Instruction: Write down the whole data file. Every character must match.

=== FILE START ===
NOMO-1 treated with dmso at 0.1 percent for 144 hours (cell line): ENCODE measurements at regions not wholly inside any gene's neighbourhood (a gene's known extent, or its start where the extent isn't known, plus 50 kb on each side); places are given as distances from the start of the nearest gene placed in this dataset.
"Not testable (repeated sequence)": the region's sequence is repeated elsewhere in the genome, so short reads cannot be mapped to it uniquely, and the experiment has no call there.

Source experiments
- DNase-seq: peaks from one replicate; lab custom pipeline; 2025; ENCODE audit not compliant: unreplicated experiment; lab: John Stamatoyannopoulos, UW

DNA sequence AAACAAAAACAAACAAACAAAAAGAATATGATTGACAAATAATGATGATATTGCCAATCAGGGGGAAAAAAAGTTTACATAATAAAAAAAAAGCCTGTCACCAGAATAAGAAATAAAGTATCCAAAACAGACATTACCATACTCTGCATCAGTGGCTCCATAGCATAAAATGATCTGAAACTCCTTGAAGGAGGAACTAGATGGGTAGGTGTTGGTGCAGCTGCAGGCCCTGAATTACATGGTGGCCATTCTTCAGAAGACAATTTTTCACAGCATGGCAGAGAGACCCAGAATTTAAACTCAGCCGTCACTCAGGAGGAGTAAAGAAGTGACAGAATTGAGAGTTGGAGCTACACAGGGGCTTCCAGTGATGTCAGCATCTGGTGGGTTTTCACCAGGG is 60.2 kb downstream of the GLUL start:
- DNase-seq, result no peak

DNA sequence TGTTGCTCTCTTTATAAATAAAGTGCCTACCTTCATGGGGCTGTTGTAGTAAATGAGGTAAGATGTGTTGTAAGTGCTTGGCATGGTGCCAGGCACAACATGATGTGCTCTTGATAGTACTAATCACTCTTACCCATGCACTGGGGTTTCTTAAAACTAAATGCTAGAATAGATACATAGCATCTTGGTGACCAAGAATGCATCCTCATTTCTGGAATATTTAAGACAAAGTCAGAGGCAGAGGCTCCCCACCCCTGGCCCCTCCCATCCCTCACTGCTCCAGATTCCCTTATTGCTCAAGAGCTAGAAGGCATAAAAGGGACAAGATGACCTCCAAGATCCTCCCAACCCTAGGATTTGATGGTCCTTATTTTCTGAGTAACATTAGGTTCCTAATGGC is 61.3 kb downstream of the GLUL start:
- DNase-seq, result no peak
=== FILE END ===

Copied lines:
NOMO-1 treated with dmso at 0.1 percent for 144 hours (cell line): ENCODE measurements at regions not wholly inside any gene's neighbourhood (a gene's known extent, or its start where the extent isn't known, plus 50 kb on each side); places are given as distances from the start of the nearest gene placed in this dataset.
"Not testable (repeated sequence)": the region's sequence is repeated elsewhere in the genome, so short reads cannot be mapped to it uniquely, and the experiment has no call there.

Source experiments
- DNase-seq: peaks from one replicate; lab custom pipeline; 2025; ENCODE audit not compliant: unreplicated experiment; lab: John Stamatoyannopoulos, UW

DNA sequence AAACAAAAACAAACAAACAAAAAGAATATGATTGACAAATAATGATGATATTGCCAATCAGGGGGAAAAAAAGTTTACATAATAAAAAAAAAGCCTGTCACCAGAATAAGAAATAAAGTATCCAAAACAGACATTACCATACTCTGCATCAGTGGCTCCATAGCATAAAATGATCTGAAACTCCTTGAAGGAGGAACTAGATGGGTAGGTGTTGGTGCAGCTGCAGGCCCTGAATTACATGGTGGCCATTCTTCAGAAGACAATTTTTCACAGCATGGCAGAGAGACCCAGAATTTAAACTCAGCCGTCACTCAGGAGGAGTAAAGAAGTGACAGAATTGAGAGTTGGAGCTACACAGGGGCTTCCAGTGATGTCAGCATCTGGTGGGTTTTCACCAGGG is 60.2 kb downstream of the GLUL start:
- DNase-seq, result no peak

DNA sequence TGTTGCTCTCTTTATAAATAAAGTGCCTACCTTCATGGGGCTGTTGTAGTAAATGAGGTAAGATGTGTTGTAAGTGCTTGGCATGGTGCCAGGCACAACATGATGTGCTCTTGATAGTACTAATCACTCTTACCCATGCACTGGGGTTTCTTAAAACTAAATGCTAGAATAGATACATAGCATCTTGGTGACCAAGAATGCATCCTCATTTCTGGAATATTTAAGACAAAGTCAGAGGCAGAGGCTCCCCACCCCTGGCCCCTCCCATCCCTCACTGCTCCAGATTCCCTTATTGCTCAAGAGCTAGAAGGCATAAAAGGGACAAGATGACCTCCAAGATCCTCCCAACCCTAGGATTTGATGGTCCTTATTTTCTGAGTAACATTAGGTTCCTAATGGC is 61.3 kb downstream of the GLUL start:
- DNase-seq, result no peak